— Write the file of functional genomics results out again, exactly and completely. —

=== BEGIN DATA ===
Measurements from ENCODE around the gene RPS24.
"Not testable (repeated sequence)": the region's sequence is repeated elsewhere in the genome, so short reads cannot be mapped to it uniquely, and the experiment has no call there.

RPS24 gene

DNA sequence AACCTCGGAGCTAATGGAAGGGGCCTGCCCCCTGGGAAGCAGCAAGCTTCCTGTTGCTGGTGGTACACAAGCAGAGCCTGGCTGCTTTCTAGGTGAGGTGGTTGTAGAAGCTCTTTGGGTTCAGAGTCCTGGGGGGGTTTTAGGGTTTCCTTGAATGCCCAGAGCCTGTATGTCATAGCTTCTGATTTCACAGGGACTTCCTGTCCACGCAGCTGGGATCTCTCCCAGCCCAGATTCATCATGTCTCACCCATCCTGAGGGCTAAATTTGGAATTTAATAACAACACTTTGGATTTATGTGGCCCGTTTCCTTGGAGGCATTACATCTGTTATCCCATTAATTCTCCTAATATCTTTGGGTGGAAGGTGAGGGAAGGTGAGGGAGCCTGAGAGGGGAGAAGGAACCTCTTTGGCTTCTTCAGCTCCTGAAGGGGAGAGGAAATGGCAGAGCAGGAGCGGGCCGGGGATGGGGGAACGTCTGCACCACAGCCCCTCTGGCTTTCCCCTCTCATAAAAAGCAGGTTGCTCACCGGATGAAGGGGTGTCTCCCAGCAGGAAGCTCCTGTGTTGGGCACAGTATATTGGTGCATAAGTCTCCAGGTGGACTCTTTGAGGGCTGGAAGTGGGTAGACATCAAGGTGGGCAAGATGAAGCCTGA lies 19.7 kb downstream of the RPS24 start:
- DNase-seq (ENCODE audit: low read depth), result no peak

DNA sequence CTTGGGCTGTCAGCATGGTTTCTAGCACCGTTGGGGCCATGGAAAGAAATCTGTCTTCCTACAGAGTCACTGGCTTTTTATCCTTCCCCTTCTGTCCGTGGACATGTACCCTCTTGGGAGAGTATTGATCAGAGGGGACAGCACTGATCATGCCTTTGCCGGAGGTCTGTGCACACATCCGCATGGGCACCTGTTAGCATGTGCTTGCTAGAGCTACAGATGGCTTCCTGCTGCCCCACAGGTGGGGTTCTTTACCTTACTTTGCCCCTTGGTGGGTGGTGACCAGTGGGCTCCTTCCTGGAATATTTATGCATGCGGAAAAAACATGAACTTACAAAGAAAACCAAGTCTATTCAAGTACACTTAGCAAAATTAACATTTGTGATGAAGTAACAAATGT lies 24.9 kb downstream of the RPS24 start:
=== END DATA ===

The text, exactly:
Measurements from ENCODE around the gene RPS24.
"Not testable (repeated sequence)": the region's sequence is repeated elsewhere in the genome, so short reads cannot be mapped to it uniquely, and the experiment has no call there.

RPS24 gene

DNA sequence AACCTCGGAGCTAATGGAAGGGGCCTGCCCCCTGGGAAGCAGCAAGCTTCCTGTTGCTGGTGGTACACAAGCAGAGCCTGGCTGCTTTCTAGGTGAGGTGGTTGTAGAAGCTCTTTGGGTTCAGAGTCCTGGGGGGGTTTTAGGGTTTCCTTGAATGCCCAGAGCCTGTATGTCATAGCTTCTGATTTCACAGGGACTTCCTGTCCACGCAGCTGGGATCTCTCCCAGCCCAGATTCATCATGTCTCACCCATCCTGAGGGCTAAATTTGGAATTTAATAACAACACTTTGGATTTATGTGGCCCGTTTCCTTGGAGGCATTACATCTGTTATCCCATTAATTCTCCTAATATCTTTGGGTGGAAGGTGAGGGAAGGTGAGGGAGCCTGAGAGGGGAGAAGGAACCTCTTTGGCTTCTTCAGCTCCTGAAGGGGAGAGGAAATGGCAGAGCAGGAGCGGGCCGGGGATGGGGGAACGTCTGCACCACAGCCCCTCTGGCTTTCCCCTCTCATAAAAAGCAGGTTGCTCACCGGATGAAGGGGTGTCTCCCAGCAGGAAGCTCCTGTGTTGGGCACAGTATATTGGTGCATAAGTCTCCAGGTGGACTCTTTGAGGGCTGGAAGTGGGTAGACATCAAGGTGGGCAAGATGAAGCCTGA lies 19.7 kb downstream of the RPS24 start:
- DNase-seq (ENCODE audit: low read depth), result no peak

DNA sequence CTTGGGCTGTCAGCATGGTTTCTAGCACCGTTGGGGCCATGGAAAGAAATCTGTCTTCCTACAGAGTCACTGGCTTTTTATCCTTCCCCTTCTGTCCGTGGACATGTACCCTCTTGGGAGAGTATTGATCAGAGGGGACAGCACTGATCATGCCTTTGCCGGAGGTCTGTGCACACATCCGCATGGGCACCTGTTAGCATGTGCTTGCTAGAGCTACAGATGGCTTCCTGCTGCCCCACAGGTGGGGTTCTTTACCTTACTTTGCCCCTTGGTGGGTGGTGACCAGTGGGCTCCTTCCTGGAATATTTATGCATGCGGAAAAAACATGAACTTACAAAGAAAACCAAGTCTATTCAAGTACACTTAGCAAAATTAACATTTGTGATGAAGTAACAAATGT lies 24.9 kb downstream of the RPS24 start: